A lawsuit was filed against the company and a bitter legal battle ensued after the disaster. Negligence and errors in design were finally proved to be the most obvious reasons explaining the tank failure. This event raised public morale to combat high handed corporates who did not pay much attention to environmental issues and public safety. And the technical aspects of the disaster are also extremely vital. A simple and stationary storage tank had behaved in a strange manner. This signals poor understanding of chemical engineering. Designing a storage tank is not just a mechanical engineering topic. Chemistry of the material to be stored in the tank is highly important. Continual research on the Boston Molasses Disaster can help the engineering community to learn from past mistakes and understand the importance of industrial safety in the context of holistic disaster management preparedness.
The Boston Molasses Disaster: What happened?
The Center for Chemical Process Safety or CCPS has furnished a very concise but informative description of the Boston Molasses Disaster.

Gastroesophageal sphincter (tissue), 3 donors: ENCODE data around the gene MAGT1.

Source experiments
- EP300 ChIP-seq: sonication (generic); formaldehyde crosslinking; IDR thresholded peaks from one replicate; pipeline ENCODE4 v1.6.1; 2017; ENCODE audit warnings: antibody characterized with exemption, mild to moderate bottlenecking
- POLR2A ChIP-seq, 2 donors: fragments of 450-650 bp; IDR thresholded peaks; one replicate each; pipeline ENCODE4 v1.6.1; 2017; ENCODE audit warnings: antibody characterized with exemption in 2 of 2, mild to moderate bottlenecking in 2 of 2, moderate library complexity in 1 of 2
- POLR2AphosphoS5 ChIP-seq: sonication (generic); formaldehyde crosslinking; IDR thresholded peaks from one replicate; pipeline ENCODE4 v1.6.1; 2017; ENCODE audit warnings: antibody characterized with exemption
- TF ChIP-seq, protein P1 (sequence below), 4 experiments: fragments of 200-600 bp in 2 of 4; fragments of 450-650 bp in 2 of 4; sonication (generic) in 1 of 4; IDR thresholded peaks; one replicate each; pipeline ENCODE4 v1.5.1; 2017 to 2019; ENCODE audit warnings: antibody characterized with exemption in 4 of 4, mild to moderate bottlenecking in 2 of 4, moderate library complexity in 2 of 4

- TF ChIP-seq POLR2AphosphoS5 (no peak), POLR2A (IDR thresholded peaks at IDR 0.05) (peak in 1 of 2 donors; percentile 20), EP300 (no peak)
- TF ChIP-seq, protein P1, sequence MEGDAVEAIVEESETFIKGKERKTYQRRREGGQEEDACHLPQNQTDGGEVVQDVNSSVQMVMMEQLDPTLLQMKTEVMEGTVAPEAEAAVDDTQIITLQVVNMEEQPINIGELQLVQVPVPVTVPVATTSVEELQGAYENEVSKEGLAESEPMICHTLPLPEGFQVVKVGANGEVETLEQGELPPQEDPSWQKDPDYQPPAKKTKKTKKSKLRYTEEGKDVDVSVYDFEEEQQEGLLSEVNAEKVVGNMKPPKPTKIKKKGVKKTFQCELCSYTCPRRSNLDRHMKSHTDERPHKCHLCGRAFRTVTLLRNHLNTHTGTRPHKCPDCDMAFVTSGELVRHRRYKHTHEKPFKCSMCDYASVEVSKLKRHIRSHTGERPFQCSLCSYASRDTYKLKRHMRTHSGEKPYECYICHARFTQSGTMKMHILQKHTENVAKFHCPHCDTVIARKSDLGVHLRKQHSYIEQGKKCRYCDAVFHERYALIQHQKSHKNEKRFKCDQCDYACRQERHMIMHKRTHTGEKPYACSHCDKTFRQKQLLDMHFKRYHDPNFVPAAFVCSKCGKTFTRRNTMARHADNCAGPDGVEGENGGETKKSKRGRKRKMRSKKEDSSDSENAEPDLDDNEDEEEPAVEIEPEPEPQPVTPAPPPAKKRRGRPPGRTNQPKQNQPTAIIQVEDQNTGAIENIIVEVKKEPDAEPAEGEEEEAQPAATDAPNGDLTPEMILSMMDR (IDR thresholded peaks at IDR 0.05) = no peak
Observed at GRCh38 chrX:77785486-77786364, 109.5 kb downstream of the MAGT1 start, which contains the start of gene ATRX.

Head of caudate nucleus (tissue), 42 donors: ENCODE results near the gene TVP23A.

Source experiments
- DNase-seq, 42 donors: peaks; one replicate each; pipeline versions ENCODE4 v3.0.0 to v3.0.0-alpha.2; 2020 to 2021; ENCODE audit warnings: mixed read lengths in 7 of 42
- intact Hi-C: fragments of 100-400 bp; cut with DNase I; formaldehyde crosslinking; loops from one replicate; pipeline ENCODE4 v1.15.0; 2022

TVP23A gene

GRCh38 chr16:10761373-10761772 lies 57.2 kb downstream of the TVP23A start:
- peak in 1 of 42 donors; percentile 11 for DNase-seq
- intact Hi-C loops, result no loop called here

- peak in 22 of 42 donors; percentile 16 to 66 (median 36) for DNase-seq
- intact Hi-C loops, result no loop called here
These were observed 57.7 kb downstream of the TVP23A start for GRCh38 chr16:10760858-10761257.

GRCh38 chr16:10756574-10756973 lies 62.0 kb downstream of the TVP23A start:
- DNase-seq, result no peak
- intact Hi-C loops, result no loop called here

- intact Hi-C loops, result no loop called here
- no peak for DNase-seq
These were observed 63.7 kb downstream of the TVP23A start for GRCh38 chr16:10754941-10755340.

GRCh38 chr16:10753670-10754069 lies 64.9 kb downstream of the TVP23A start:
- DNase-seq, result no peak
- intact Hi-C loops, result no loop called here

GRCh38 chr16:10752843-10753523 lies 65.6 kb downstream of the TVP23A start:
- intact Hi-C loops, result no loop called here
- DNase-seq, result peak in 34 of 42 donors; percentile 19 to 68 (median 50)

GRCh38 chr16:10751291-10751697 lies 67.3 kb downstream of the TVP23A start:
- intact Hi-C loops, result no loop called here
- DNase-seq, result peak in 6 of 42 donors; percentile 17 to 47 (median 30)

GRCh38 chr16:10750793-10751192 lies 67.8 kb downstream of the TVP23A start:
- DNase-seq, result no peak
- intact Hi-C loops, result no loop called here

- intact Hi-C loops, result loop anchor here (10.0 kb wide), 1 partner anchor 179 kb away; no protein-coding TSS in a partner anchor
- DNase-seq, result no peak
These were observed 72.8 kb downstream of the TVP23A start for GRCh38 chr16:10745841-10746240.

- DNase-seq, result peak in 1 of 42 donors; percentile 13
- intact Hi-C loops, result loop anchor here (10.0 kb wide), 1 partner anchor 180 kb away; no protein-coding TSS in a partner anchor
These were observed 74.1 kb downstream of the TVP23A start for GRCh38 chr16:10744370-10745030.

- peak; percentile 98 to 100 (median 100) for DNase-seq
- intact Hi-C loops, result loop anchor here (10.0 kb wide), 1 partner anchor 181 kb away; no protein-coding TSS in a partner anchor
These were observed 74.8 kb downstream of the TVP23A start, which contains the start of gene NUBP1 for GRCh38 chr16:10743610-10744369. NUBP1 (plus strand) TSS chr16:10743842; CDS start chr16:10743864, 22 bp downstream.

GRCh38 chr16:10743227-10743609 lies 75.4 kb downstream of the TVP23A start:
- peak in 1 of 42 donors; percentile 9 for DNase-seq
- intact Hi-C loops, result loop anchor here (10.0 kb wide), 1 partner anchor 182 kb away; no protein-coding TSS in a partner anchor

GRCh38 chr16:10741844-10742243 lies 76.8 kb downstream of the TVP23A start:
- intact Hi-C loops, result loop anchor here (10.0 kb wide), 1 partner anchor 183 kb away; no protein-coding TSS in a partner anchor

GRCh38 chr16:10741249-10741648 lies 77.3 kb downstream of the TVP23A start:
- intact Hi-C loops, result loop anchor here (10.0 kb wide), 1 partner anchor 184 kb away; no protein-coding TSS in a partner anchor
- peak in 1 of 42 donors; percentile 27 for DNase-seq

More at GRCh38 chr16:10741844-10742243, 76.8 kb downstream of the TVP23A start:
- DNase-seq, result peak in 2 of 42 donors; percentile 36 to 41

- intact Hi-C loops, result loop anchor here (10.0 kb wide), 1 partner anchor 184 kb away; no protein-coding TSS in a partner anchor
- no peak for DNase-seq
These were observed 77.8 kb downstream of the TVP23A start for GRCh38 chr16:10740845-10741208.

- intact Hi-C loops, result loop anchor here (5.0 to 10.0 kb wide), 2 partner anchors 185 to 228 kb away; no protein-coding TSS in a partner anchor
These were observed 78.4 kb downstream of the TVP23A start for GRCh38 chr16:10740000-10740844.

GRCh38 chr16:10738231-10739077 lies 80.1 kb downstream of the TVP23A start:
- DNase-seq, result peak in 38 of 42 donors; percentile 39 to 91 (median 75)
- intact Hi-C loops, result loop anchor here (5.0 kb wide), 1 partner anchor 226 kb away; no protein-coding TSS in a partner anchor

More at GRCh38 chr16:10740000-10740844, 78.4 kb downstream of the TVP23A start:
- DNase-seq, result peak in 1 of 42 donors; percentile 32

On 15th January 1919 morning, a large storage tank in northern Boston blasted releasing tons of molasses. The steel tank was 50 ft or 15 m high. It had a diameter of 90 ft or 27 m containing nearly 2.3 million US gallons of molasses. All the rivets sealing the tank walls were spattered in the manner of machine gun firing, and chunks of steel were hurled across the area. Consequently, a wave or molasses rising above 15 ft or 5m began to surge ahead from the site of the blast. The wave had a speed of about 60 km/hr and traveled across two bocks of the Boston city with great momentum. Consequently, 21 people were killed, above 150 were injured, several buildings and vehicles were smashed, and the municipal system was completely disrupted. See Figure – 1. (CCPS 2007) Figure 1: Photographs showing the site of disaster before and after the molasses tank failure took place. Source: CCPS (2007) 1.1.2 The technology/engineering involved The CCPS (2007) has utilized a sound technical approach to describe the disaster. This approach is contextual with relation to both the old and new paradigms of engineering. The old paradigm of early 20th century engineering technology was devoid of facilities like computer aided design (CAD), industrial control systems, etc. The new paradigm is modern 21st century engineering which has power of new discoveries and superior computing efficacy. In sum,